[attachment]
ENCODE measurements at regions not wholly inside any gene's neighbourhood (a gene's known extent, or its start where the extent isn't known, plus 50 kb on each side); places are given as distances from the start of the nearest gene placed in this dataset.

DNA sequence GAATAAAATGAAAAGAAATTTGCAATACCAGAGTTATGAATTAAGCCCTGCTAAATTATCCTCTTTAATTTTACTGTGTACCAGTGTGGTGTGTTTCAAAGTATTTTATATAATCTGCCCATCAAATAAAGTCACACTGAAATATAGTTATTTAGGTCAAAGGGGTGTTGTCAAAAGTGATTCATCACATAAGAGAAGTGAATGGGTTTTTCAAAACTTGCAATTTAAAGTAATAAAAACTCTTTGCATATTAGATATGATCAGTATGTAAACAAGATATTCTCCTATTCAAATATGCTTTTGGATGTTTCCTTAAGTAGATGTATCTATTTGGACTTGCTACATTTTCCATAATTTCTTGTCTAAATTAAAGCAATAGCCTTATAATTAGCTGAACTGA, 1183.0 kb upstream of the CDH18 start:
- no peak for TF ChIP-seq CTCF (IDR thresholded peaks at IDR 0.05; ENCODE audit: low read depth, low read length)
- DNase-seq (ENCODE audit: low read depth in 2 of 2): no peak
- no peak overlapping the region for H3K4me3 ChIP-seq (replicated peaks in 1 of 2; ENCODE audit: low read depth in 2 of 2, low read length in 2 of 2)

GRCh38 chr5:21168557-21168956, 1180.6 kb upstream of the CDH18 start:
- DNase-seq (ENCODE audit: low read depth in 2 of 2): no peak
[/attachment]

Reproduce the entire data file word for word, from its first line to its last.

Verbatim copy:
ENCODE measurements at regions not wholly inside any gene's neighbourhood (a gene's known extent, or its start where the extent isn't known, plus 50 kb on each side); places are given as distances from the start of the nearest gene placed in this dataset.

DNA sequence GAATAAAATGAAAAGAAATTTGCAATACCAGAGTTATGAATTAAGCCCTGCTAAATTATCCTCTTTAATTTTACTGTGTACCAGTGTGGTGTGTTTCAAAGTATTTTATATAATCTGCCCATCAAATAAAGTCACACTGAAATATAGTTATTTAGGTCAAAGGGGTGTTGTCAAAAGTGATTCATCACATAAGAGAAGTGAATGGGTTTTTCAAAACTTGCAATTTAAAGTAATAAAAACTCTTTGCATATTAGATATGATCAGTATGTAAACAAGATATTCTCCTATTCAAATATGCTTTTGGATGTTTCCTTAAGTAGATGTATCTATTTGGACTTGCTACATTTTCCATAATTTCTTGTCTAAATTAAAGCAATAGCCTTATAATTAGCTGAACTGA, 1183.0 kb upstream of the CDH18 start:
- no peak for TF ChIP-seq CTCF (IDR thresholded peaks at IDR 0.05; ENCODE audit: low read depth, low read length)
- DNase-seq (ENCODE audit: low read depth in 2 of 2): no peak
- no peak overlapping the region for H3K4me3 ChIP-seq (replicated peaks in 1 of 2; ENCODE audit: low read depth in 2 of 2, low read length in 2 of 2)

GRCh38 chr5:21168557-21168956, 1180.6 kb upstream of the CDH18 start:
- DNase-seq (ENCODE audit: low read depth in 2 of 2): no peak